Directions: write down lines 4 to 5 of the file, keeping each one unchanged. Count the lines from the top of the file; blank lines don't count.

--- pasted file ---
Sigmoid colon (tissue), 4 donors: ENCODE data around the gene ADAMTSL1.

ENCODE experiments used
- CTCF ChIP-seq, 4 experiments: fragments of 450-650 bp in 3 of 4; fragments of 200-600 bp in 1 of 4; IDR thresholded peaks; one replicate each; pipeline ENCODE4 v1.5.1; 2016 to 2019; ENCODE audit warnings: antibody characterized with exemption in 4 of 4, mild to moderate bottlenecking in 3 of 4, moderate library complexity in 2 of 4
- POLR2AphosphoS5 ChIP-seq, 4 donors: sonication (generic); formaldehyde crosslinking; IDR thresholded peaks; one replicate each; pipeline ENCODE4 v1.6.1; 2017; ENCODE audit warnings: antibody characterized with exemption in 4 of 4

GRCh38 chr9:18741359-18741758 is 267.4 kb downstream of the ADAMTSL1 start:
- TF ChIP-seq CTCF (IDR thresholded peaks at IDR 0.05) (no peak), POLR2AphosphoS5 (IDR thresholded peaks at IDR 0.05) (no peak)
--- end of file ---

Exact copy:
- POLR2AphosphoS5 ChIP-seq, 4 donors: sonication (generic); formaldehyde crosslinking; IDR thresholded peaks; one replicate each; pipeline ENCODE4 v1.6.1; 2017; ENCODE audit warnings: antibody characterized with exemption in 4 of 4

GRCh38 chr9:18741359-18741758 is 267.4 kb downstream of the ADAMTSL1 start: